Christmas plans scuppered amid visitor visa hold-ups

Source: Radio New Zealand

Relatives planning a Christmas trip to New Zealand to visit loved ones are having to call off their plans after hold-ups to visas.

Hamed, Pegah and their son Kiahn, who says he is asking Santa to bring him his Grandma.

By Gill Bonnett of rnz.co.nz

Flights have been booked for long-awaited family reunions but are having to be cancelled.

Thousands of visitor visas for parents and grandparents were discovered to have got stuck and went unprocessed after a computer system failure.

General visitor visas were also being held up.

Liam Cassidy, his wife and children were looking forward to a trip home from Germany to see his parents for the first time since 2019.

He is from north Canterbury, but his neuropaediatrician wife is from Georgia, which means she needs a visa to enter New Zealand. But delays at Immigration New Zealand (INZ) meant it was too late for them to make their pre-booked flights.

"We were hoping to have the family home for Christmas for the first time in quite a while. My youngest son was born a year and a half ago in April and his grandparents haven't seen him yet so that's pretty hard for them.

"But it's not happening, so we're pretty gutted. It was pretty hard to say okay, we're going to have to cancel this time and come again sometime next year."

For many travellers, an unavoidable transit through Australia meant another visa application after their New Zealand visa was processed. Coupled with lack of availability in flights and cost, the delays were putting a Christmas reunion out of reach.

Ryan Zhao's father was due to visit from China in 2020 but because of the pandemic, the 76-year-old widower had been planning a trip this year.

Zhao, a software engineer, applied for his father's visa at the start of August but said their that excitement had turned to uncertainty.

"I have my life here in New Zealand, and I see myself as a Kiwi now," he said. "It's just one thing that's missing for me to feel like a real Kiwi - and that is my family's not here, which is only my dad now."

Among the affected families, happier stories of visas arriving just in time for a long-awaited trip do appear.

Iranian mechanical engineers Hamed and Pegah have been desperate for Pegah's mother to visit after a planned trip to coincide with the birth of their baby was thwarted by the pandemic.

"My only son is now two-and-a-half years old and he just started learning about Santa. He just knows his grandma via video calls and now the only Xmas gift he wants from Santa is his grandma," Hamed said.

"The visa was sitting under assessment since the 16th of September. We started calling immigration. We called them sometimes twice a day and had to wait on the line three to four hours, but no news. Pegah started to get stressed as the flight date was quickly approaching. The recent weeks have been overwhelmingly stressful for us."

Hamed woke his mother-in-law at 3am to tell her the good news - the visa had arrived in the nick of time, as she was due to fly today.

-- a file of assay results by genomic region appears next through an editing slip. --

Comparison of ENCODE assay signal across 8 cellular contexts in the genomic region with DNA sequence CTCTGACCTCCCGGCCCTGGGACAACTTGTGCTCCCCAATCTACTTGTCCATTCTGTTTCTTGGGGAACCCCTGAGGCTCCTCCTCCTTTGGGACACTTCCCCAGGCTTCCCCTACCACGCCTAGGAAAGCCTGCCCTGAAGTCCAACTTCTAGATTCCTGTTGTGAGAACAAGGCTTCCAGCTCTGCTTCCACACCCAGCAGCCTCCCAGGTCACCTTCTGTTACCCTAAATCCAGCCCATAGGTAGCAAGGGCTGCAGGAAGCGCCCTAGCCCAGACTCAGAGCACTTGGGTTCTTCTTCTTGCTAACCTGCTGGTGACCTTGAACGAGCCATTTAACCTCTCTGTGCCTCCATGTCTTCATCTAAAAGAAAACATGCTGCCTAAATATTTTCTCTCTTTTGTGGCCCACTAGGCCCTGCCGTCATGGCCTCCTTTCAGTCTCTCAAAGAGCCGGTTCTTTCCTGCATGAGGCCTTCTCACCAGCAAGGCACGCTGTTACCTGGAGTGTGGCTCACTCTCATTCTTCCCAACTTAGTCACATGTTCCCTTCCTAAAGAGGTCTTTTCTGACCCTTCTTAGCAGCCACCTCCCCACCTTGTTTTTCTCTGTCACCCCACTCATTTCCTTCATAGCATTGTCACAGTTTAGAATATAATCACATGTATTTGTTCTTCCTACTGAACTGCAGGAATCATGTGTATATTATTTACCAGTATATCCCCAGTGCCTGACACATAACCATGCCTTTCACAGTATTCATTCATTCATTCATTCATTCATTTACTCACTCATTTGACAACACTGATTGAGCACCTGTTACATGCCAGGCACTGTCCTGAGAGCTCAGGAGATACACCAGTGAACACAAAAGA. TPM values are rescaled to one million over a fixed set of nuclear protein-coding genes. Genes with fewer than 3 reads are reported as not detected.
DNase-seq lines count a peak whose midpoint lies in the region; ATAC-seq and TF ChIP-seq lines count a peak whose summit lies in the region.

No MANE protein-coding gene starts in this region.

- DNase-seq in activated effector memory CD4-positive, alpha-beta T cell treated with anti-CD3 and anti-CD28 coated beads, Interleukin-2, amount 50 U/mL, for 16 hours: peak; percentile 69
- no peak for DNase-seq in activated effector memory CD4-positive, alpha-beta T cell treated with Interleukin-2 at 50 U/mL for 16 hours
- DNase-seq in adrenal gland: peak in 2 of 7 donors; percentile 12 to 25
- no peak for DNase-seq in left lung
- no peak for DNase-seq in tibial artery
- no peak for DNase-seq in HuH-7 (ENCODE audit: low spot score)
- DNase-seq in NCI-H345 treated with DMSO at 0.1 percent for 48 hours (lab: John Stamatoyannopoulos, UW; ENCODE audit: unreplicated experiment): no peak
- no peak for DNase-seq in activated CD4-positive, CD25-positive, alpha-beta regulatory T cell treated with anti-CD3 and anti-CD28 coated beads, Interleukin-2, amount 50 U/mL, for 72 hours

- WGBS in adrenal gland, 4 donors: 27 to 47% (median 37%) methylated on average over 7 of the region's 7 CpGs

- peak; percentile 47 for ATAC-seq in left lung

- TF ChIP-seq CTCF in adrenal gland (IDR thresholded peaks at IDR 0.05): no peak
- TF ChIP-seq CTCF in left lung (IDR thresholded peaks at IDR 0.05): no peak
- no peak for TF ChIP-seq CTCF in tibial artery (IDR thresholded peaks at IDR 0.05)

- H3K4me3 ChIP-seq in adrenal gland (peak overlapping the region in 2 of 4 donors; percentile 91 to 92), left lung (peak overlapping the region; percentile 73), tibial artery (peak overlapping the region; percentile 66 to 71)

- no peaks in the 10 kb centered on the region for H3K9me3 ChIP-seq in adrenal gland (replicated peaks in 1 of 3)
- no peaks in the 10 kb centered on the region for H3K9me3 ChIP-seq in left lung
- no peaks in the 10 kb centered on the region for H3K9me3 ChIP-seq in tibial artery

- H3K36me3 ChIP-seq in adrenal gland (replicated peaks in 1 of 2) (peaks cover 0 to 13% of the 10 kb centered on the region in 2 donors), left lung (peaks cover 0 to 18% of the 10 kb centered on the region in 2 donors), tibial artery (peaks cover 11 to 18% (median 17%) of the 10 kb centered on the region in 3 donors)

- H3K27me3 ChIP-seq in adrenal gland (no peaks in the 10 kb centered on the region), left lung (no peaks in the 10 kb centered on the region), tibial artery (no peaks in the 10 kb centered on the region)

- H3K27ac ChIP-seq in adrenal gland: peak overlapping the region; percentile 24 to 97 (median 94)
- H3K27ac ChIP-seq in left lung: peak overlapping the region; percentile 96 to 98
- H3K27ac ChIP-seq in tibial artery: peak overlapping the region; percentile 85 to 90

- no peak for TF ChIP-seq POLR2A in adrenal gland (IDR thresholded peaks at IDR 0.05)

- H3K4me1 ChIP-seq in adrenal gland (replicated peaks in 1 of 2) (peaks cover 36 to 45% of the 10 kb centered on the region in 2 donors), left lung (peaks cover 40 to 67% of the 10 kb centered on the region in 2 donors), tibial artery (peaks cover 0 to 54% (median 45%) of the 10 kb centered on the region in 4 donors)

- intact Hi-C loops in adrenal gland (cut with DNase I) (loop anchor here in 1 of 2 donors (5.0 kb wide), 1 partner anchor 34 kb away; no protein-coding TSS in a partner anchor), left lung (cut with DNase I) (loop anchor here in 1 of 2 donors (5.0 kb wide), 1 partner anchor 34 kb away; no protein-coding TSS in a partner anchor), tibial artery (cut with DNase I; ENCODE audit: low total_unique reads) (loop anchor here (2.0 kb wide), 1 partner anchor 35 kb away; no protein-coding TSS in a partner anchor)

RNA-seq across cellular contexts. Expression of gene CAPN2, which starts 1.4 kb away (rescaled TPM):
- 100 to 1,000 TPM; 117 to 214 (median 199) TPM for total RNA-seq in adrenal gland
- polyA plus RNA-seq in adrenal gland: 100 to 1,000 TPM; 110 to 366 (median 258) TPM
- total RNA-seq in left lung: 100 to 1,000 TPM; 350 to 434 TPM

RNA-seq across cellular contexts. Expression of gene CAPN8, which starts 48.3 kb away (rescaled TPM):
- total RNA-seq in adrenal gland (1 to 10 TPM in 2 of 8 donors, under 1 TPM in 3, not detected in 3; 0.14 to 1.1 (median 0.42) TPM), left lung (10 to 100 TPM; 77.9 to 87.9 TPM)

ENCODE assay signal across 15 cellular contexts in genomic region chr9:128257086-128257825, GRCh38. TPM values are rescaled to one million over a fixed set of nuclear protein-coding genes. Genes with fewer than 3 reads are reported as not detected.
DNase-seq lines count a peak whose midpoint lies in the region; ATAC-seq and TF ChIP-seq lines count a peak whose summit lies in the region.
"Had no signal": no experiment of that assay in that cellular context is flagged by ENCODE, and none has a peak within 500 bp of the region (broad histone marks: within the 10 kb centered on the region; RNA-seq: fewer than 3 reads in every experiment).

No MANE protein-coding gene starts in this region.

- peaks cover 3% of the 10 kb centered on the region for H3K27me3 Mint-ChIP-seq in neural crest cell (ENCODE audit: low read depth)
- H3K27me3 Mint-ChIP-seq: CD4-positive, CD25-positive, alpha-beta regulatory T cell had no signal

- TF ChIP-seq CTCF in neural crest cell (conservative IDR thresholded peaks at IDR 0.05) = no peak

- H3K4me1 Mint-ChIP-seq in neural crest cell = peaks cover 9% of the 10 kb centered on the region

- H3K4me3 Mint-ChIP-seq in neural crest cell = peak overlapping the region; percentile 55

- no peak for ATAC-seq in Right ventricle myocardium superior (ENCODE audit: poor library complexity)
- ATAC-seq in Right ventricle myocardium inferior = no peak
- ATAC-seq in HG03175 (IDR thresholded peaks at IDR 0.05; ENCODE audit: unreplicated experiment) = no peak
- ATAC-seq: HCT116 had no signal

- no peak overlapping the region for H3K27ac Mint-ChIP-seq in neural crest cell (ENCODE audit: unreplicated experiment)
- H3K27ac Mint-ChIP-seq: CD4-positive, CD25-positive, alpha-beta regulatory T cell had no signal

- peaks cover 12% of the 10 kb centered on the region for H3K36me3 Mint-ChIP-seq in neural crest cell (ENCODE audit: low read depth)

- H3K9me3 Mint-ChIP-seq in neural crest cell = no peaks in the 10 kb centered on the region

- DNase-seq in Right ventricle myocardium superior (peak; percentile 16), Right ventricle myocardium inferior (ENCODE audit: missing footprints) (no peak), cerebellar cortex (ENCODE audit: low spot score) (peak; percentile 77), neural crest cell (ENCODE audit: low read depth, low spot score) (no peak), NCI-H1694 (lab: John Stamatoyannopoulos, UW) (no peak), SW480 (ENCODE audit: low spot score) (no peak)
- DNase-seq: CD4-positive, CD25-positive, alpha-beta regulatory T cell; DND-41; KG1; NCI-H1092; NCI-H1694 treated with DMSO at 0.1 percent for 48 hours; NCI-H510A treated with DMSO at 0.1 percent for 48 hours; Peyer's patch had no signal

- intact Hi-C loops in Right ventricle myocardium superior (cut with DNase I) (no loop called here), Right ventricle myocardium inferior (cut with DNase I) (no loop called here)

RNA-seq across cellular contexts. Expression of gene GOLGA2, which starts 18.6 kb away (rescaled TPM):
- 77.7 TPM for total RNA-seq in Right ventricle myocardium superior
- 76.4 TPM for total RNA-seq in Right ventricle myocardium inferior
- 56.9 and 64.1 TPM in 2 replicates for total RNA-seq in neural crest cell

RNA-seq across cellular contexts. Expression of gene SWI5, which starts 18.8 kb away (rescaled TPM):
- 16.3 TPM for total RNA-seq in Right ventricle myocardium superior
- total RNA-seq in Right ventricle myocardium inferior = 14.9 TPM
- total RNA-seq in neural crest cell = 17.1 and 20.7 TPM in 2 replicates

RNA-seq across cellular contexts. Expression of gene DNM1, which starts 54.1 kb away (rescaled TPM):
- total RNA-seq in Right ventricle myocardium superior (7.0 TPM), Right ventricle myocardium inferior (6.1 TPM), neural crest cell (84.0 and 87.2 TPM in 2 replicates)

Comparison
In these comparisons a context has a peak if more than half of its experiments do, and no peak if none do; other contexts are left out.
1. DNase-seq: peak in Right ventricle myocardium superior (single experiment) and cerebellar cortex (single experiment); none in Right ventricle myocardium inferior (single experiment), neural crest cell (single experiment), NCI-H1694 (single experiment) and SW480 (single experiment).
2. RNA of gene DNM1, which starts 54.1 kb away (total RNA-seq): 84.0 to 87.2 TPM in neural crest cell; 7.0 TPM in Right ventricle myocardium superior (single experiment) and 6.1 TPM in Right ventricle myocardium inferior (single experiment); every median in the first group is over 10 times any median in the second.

Residence visa efficiency to be reviewed

Immigration adviser Matt Simpson has written to the auditor-general asking for a performance audit of Immigration New Zealand (INZ), centred on its new computer system and resources.

"To be honest, if immigration was a business, no one would go see them, right? If there was an alternative way to get a visa they wouldn't be doing it through Immigration New Zealand."

Performance had reached a low point with thousands of visa applications sitting in limbo due to operational constraints and system errors, affecting New Zealand's international reputation and businesses, he said.

He pointed to visas being issued with incorrect or no details on them, system outages and call centre delays.

A spokesperson for the auditor-general said its work programme included looking at residence visa efficiency next year.

"As detailed scoping of this work has not started, we cannot be more specific at this stage on the focus of the audit over and above what is in our annual plan.

"As stated in there, our intent is to focus on how well Immigration New Zealand is meeting the needs of its applicants.

"We will do this by looking at how well it is managing visa processing for skilled migrants and the ease of engagement, communication, and feedback to applicants. We are also interested in the timeliness of processes for applicants and how Immigration New Zealand deals with complaints."

Its last performance audit was five years ago, and focussed on INZ's management of its Vision 2015 Programme.

INZ told the Association for Migration and Investment conference three weeks ago it was working to getting back to 'firm, fair and fast' decisions and said it was focused on its part in making sure people could be together at Christmas.

Its latest figures from the end of October show 90% of visitor applications were processed within nine weeks, against its target of three.

In a statement, its Incident Management Team said INZ recognised there was more work to do to process visas at the speed employers, customers and stakeholders expect, and it was working on processing rates and customer experience.

"Since 1 August we have processed almost 80,000 visitor visas. We continue to receive between 6000 and 9000 applications a week and we will always have a steady stream to work through," team controller Richard Owen said.

"In the case of these visas, our aim is to meet a processing target of 20 working days for straightforward applications. Approximately 34,000 visitor visa applications are still to be processed, and of those about 10 percent remain from August. Some of these may include complex applications or be awaiting further information such as third-party checks."